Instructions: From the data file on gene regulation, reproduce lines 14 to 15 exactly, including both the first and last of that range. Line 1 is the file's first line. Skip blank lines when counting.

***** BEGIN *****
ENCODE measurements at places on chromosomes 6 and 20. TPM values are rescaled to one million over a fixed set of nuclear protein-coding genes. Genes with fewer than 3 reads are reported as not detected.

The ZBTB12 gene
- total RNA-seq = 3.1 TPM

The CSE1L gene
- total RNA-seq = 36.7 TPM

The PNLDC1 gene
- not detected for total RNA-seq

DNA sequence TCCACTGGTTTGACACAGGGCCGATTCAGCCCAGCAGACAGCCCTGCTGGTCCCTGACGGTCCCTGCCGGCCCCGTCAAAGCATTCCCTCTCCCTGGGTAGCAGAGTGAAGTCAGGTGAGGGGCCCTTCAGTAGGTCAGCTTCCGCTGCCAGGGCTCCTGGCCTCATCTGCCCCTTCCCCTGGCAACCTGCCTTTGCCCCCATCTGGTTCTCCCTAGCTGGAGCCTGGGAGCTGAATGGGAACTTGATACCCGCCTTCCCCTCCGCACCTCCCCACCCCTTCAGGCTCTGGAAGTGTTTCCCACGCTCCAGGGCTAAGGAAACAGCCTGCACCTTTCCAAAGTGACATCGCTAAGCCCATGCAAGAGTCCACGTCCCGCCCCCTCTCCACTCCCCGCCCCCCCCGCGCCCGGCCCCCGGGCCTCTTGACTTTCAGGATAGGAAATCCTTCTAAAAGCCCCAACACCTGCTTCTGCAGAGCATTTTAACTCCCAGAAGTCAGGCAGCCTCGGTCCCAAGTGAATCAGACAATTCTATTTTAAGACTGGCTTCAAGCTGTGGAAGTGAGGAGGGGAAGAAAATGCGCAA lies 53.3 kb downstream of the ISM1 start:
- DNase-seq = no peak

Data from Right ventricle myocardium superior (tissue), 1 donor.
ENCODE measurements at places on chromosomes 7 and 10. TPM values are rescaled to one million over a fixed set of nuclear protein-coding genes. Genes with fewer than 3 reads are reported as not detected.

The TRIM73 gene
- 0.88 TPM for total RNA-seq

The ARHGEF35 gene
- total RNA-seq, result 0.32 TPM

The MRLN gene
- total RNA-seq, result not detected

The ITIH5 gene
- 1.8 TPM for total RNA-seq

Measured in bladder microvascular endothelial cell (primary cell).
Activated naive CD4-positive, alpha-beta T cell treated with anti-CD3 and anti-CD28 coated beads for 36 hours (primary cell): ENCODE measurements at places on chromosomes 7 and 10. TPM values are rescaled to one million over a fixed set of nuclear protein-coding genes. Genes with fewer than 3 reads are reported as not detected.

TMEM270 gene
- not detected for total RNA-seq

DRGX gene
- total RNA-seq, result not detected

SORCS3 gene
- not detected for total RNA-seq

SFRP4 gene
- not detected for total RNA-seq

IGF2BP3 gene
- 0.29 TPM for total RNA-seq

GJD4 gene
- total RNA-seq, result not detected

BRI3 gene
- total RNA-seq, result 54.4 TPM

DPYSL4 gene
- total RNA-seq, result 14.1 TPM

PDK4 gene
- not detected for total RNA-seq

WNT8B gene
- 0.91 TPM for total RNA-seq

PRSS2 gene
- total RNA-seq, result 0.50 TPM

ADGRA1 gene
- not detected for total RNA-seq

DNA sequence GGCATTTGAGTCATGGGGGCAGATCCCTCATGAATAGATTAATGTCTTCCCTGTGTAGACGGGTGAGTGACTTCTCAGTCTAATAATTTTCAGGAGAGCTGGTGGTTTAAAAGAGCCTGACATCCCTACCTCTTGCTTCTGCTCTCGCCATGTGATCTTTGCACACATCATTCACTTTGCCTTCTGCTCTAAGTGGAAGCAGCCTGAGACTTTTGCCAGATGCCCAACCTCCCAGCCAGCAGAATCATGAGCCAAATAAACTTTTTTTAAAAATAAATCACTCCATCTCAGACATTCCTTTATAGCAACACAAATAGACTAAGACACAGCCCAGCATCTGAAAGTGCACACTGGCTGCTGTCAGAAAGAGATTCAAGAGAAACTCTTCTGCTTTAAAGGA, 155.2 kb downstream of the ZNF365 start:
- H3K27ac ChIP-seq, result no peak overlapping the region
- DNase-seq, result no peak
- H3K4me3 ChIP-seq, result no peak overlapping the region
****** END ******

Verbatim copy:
The ARHGEF35 gene
- total RNA-seq, result 0.32 TPM